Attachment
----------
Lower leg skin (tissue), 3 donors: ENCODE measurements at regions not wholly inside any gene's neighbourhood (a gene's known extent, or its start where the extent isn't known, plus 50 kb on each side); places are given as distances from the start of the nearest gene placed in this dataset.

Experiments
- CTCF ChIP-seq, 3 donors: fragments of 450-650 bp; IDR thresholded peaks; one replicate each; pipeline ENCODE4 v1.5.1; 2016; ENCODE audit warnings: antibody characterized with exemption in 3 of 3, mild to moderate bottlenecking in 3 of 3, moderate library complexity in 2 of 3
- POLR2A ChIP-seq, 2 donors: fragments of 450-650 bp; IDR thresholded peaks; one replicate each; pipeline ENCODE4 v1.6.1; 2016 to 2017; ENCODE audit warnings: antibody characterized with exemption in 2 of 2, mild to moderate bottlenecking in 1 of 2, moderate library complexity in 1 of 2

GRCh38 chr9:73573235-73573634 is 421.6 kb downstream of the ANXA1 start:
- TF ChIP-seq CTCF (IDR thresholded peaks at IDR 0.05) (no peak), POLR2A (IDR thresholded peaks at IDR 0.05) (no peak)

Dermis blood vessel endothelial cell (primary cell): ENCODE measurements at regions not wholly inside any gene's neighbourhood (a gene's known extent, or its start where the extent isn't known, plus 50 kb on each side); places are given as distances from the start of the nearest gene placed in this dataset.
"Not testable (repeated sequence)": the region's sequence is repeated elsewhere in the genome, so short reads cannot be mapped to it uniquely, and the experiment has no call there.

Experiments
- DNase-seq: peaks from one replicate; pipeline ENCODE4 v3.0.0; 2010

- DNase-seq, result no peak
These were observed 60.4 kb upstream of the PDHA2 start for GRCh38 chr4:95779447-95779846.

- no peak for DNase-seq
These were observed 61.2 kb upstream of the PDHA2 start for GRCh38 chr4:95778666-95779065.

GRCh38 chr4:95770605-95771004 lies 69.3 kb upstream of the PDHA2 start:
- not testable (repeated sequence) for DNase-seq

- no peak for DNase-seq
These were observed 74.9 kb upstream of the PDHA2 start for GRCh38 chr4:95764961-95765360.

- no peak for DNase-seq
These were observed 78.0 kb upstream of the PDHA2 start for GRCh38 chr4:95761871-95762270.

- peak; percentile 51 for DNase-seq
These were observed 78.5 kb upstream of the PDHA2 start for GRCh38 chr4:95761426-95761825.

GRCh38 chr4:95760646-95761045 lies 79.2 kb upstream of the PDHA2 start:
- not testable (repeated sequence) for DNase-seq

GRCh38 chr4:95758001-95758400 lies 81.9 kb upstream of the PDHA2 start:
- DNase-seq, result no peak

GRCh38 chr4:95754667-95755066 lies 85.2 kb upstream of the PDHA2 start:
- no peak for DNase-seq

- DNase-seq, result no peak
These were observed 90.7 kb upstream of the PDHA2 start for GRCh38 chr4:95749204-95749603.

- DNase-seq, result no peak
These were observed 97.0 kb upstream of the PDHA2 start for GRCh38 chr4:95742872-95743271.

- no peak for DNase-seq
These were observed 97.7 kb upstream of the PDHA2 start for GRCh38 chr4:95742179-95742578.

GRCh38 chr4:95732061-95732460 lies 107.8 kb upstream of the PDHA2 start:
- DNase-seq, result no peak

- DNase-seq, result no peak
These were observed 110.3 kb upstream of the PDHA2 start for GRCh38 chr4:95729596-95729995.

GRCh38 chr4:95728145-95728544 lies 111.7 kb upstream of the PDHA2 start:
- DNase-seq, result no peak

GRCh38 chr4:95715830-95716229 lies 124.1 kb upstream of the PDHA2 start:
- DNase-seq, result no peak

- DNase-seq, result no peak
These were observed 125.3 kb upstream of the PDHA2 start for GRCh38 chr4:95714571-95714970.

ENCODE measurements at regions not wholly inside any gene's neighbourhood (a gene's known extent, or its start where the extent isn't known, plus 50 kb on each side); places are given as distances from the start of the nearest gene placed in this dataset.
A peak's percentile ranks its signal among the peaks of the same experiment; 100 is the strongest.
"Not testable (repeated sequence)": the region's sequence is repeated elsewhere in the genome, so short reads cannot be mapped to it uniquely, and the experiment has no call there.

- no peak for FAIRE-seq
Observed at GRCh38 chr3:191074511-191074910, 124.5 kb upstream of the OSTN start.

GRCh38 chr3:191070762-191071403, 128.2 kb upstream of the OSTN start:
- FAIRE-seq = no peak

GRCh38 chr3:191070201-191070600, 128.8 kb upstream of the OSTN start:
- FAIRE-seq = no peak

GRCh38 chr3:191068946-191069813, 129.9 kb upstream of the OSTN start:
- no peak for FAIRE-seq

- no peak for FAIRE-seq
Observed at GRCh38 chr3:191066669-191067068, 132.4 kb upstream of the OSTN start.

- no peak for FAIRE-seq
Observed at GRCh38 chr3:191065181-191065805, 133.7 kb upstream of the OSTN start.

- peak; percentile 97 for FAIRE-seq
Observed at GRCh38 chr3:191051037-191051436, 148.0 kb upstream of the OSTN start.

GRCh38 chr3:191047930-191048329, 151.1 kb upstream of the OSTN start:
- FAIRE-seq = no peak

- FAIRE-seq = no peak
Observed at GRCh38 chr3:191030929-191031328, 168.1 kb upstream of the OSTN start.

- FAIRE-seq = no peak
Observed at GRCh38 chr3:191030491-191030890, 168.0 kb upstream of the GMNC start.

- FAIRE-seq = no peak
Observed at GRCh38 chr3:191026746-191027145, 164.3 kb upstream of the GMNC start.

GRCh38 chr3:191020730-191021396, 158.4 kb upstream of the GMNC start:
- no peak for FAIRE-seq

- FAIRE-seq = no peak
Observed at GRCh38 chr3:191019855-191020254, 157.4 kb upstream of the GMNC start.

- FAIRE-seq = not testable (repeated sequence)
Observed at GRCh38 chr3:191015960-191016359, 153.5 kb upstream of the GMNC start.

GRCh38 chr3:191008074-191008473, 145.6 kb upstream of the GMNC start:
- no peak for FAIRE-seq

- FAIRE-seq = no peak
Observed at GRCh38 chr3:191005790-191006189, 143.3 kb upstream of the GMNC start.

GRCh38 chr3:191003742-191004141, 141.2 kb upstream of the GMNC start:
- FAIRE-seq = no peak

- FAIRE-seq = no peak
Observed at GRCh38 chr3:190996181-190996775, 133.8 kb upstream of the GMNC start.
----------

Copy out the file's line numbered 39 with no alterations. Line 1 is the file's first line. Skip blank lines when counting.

GRCh38 chr4:95728145-95728544 lies 111.7 kb upstream of the PDHA2 start: